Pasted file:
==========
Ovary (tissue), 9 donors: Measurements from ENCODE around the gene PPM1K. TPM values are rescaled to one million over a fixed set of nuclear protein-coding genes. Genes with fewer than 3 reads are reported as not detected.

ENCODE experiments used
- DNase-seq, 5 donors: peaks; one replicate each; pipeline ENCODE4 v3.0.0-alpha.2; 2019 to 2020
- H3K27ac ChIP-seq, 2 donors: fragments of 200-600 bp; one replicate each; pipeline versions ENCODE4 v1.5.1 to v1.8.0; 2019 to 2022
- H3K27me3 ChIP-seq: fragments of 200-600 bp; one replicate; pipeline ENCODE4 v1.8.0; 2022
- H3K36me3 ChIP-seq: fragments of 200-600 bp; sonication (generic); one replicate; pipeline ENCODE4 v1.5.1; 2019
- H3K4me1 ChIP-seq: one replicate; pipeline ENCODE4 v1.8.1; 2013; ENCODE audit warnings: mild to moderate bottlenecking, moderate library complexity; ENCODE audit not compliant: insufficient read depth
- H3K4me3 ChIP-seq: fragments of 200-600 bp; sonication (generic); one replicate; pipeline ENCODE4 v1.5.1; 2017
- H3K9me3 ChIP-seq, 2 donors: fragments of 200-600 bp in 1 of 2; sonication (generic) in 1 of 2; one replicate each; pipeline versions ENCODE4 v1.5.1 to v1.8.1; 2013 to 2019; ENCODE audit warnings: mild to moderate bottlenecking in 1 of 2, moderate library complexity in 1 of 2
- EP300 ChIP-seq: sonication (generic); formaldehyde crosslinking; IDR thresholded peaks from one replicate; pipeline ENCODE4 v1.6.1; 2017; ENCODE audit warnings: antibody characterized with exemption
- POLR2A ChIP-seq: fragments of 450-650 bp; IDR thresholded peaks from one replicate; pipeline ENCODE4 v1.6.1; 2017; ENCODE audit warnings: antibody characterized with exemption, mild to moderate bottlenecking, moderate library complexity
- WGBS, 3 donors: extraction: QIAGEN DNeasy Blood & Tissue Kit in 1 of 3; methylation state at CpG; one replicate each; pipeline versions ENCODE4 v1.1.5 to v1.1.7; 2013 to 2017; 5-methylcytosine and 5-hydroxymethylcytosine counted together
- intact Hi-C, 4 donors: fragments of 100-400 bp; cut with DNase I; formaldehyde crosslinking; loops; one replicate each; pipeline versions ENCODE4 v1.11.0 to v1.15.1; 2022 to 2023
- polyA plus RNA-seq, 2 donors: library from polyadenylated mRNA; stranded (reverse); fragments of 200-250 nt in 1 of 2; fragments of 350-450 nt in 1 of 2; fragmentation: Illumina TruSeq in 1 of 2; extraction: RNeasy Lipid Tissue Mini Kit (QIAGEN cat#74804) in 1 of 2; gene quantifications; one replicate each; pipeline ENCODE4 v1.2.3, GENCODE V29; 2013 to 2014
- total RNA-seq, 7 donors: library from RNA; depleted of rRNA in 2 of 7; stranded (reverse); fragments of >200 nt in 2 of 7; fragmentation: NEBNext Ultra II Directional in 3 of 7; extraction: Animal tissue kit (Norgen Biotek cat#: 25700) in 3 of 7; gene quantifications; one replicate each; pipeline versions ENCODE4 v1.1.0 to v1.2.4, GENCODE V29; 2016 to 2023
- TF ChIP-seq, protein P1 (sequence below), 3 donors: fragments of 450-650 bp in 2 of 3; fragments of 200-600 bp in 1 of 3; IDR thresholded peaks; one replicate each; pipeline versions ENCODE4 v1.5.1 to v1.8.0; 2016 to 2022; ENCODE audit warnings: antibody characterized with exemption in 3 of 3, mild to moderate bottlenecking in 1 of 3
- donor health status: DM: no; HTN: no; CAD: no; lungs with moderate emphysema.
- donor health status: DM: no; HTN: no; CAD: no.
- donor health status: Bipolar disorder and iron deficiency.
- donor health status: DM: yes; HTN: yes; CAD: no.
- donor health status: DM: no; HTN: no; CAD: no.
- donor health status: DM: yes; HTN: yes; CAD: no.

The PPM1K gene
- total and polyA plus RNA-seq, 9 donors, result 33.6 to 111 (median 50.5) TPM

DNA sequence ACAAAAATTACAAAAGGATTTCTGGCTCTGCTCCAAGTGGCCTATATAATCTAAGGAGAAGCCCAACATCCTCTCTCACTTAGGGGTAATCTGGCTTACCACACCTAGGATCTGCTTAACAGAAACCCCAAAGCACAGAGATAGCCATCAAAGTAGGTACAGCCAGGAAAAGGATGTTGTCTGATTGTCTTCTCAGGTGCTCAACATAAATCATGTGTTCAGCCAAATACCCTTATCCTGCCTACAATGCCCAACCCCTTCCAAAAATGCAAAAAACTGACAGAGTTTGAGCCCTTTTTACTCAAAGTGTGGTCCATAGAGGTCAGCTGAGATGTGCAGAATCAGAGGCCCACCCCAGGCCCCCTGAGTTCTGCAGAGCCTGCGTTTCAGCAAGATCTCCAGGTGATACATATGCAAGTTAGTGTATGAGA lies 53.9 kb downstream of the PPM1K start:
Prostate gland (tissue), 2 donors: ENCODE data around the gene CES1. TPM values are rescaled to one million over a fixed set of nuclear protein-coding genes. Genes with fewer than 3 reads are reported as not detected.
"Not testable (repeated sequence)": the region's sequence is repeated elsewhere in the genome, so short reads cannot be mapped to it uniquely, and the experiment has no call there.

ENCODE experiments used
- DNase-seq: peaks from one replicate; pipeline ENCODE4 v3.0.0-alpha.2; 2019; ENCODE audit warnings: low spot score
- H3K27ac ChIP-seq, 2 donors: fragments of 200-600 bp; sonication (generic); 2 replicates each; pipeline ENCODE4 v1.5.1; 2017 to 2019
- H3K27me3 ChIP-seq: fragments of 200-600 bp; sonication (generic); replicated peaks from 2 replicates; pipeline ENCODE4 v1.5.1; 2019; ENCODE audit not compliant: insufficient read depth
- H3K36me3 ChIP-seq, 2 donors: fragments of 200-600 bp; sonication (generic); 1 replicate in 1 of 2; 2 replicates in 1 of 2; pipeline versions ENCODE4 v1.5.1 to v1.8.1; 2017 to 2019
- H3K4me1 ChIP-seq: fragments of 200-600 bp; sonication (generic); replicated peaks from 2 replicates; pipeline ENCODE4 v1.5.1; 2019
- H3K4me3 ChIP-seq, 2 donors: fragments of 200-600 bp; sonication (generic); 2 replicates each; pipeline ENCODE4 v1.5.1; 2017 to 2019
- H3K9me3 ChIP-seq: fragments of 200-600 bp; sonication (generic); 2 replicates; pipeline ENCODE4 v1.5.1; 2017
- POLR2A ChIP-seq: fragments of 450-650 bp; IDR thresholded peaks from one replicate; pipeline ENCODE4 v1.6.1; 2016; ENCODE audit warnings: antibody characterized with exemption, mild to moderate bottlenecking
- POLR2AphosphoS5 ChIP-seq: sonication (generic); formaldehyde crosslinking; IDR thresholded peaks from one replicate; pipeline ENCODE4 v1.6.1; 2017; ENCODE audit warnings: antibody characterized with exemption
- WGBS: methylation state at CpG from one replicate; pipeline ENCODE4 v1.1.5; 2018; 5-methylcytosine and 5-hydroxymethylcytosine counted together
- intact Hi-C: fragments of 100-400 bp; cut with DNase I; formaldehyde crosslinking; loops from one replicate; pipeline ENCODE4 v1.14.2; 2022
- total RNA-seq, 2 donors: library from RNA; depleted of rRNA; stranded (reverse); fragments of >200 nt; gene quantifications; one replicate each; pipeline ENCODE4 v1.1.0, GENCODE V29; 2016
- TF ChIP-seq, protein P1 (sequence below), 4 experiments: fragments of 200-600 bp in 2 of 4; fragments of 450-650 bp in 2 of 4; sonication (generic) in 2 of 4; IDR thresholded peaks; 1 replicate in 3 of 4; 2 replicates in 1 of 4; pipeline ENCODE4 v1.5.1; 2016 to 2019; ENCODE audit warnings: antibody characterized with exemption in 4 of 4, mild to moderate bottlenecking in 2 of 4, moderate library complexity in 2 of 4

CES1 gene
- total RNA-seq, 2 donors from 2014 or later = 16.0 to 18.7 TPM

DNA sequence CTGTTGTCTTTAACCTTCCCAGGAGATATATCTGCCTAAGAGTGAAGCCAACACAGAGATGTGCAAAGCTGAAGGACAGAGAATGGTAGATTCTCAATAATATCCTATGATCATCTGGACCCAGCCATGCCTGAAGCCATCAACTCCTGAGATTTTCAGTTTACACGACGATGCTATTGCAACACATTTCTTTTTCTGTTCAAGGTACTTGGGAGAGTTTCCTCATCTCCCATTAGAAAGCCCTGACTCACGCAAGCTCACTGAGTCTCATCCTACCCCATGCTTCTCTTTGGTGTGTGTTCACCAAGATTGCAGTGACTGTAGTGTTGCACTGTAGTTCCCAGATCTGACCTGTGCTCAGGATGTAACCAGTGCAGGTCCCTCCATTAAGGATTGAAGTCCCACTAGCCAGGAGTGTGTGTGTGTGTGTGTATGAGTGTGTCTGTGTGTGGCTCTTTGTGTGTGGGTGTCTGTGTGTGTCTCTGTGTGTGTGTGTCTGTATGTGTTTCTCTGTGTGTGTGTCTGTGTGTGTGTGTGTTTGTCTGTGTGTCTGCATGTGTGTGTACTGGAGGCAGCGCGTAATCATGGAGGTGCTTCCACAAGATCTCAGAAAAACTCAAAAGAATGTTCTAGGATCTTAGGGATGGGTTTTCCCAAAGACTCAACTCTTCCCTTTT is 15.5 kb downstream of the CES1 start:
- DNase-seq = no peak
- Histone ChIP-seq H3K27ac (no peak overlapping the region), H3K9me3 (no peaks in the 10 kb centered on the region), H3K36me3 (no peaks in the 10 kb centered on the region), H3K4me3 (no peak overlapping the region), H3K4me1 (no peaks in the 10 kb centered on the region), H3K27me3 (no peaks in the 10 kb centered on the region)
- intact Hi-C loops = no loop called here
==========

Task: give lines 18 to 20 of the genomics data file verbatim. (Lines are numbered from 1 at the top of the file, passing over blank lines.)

- donor health status: DM: no; HTN: no; CAD: no.
- donor health status: Bipolar disorder and iron deficiency.
- donor health status: DM: yes; HTN: yes; CAD: no.